services for personal consumption
70. Factors of consumer behaviour = cultural, social, personal, psychological
71. Factors of customer behaviour = environment, organisation, interpersonal relations,
personal character
72. Motivation = Persons‘ impulses to take action and the internal and external forces that
energise, mobilise, and direct their behaviour toward goals
73. Perception = selective attention, distortion recall = The process of becoming aware of
phenomena, whether internal or external, tangible or intangible = The process by which
people select, organize, and interpret, information to form a meaningful picture of the
74. Stimulus = Anything that elicits or accelerates a physiological or psychological activity
75. Environmental stimuli = economical, technological, political, cultural
76. Stimulus-response theory = The theory which holds that organisms learn first to associate
an original stimulus with another, adjacent stimulus and than to respond to that second
„conditioned“ stimulus with the behaviour formerly induced by the original stimulus
77. Special incentives = A motivator usually used for a brief period to strengthen
representatives‘ efforts to achieve specific sales goals
78. Factors supporting purchase = choice of product, brand, supplier, timing, and size
79. Buying centre = The collective term for people who participate in purchase decisions
80. Cues = The minor stimuli that shape people‘s responses and that support the original
81. High involvement decisions = Decisions that generally involve a large sum of money, have
personal relevance, demand a search for information, and produce some degree of anxiety
about the correctness of the product chosen
82. Low involvement decisions = Decisions generally made in an instant with little or no
influence from social or cultural forces
83. Consumer behaviour = The acts of individuals that involve buying and using products,
including the decision processes that precede and determine these acts

84. Culture = All the things, abilities and believe/everything that one generation of a society
transmits to the next
85. Subcultures = Groups that share the values and artifacts of the larger society but also have
distinctive practices, preferences, and beliefs
86. Countercultures = Subcultures whose values are in conflict with those of the wider society
87. Opinion leader = Person within a reference group who, because of special skills,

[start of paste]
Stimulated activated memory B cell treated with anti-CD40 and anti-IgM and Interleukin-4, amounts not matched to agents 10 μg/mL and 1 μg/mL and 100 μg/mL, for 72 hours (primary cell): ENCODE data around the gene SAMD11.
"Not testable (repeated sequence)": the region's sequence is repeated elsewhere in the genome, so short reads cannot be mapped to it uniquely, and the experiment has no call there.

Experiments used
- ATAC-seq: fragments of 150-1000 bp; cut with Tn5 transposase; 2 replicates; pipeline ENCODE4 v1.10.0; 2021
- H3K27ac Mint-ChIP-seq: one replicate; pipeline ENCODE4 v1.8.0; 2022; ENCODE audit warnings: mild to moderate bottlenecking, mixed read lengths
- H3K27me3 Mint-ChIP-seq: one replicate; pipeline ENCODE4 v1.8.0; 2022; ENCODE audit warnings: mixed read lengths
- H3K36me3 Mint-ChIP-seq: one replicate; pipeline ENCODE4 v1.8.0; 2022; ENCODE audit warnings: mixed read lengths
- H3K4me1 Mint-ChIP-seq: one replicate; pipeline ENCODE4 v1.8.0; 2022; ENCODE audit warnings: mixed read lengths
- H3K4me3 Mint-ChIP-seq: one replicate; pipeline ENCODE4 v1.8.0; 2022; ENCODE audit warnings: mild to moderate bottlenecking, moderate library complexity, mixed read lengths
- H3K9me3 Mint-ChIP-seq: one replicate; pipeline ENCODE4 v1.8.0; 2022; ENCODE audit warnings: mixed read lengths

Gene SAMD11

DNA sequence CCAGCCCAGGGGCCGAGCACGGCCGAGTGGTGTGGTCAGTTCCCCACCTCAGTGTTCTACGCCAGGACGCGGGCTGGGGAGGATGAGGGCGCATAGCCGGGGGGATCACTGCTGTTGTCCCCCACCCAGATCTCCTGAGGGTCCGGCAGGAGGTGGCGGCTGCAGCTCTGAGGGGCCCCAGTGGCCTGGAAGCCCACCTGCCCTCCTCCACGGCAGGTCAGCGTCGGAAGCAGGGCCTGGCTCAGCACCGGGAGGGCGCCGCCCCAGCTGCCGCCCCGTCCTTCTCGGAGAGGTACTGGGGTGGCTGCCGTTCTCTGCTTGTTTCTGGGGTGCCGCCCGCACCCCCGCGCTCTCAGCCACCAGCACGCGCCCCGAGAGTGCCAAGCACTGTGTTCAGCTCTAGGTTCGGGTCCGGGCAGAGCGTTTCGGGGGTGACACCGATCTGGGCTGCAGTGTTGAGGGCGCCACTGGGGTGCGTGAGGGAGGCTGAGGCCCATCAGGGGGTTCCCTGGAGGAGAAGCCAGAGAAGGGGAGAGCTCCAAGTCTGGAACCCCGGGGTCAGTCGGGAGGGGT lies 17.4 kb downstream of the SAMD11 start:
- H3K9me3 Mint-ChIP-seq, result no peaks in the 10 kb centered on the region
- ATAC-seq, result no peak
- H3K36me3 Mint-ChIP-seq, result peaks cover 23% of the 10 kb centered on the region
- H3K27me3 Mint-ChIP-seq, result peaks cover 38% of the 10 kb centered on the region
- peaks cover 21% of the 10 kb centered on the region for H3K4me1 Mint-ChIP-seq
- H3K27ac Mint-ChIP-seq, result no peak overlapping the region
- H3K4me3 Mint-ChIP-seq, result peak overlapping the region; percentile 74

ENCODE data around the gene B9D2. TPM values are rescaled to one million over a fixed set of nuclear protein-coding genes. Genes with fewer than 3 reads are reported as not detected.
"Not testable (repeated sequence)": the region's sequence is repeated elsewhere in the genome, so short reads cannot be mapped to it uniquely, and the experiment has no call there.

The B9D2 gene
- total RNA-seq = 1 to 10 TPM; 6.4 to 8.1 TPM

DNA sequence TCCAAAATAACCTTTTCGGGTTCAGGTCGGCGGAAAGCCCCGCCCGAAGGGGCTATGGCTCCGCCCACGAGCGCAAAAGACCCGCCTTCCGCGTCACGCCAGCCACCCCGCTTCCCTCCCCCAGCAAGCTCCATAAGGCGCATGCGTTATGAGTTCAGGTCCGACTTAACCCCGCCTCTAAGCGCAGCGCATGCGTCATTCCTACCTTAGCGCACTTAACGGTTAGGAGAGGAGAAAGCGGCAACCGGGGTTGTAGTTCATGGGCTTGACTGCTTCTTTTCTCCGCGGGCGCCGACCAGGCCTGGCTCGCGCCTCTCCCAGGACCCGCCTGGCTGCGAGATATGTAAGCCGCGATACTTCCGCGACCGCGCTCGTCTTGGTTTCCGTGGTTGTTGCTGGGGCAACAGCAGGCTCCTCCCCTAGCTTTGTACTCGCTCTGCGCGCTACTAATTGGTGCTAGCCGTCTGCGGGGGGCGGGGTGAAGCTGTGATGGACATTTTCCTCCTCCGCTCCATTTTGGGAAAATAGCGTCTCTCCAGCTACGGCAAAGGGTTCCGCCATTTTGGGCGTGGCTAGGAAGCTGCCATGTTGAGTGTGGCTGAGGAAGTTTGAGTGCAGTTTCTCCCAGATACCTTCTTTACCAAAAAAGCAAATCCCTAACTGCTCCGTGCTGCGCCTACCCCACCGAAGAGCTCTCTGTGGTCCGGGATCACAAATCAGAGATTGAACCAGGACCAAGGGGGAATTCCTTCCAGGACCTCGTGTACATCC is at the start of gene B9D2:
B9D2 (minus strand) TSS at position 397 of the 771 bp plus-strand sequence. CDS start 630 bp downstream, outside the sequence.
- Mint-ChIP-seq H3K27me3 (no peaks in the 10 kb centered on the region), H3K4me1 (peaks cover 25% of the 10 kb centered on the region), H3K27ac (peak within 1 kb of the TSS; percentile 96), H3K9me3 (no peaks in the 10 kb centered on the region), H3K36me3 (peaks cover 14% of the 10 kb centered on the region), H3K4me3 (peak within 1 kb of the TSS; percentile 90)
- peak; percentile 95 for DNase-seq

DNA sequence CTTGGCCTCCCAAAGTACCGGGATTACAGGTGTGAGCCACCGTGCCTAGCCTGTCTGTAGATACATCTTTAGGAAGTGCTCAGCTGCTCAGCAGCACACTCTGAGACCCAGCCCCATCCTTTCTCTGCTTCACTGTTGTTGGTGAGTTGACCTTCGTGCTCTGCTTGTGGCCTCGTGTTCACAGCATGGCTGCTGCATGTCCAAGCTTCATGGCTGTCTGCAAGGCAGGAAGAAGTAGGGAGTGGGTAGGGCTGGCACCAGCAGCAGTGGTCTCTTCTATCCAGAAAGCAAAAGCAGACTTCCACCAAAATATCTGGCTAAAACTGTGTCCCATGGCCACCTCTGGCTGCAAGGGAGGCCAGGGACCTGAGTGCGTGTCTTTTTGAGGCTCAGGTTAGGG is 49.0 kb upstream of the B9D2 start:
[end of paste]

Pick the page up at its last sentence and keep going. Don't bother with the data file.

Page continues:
knowledge, personality, or other characteristics, exerts influence on others

88. Social class = A category made up of people who share similar opportunities, economic
positions, lifestyles, attitudes and behaviours
89. Group = Two or more people, with realted statuses and roles, who interact on the basis of
shared expectations about each other‘s behaviour
90. Ethnic group = The social group determined by culturally transmited, learned traits
91. Demography = The study of the changing characteristics of human populations-factors
such as vital statistics, growth, size, density, and distribution
92. Personality = A person’s distinguishing psychological characteristics that lead to relatively
consistent and lasting responses to his or her own environment
93. Motive (drive) = A need that is sufficiently pressing to direct the person to seek satisfaction
of the need
94. Innovators = The first users of the new product
95. Early adopters = People who try a new product early in its life cycle without waiting for
its acceptance by a large number of people
96. Early majority = People who adopt the product only after it has been accepted somewhat
97. Late majority = People who do not adopt an innovation until it is widespread use and is
thoroughly accepted
98. Laggards = Individuals, households, or organisations that resists or never adopt the new
99. Family household = A household consisting of two or more persons living together who
are related by marriage or birth
100. Family life cycle = Various stages in family life, each with its own characteristics
101. Family orientation = The family into which an individual is born; the family that
dares for and socialises us as children and gives us our initial class status
102. Family procreation = The new family established by choosing a mate and rearing
103. Ideal self-concept = A view of ourselves as we would like to be
104. Lifestyles = Preferred patterns of living as expressed in a person‘s activities,
interests, and opinions, taken as a whole
105. Learning = The relatively permanent changes in thought and behaviour that result
from experience = Changes in an individual’s behavior arising from experience
106. Belief = A descriptive thought that a person holds about something
107. Attitude = A person’s consistently favorable or unfavorable evaluations, feelings,
and tendencies toward an object or idea
108. Complex buying behavior = Consumer buying behavior in situations characterized
by high consumer involvement in a purchase and significant perceived differences among
109. Dissonance-reducing buying behavior = Consumer buying behavior in situations
characterized by high involvement but few perceived differences among brands
110. Habitual buying behavior = Consumer buying behavior in situations characterized
by low consumer involvement and few significant perceived brand differences.
111. Variety-seeking buying behavior = Consumer buying behavior in situations
characterized by low consumer involvement but significant perceived brand differences
112. Need recognition = The first stage of the buyer decision process in which the
consumer recognizes a problem or need
113. Information search = The stage of the buyer decision process in which the consumer
is aroused to search for more information; the consumer may simply have heightened
attention or may go into active information search
114. Alternative evaluation = The stage of the buyer decision process in which the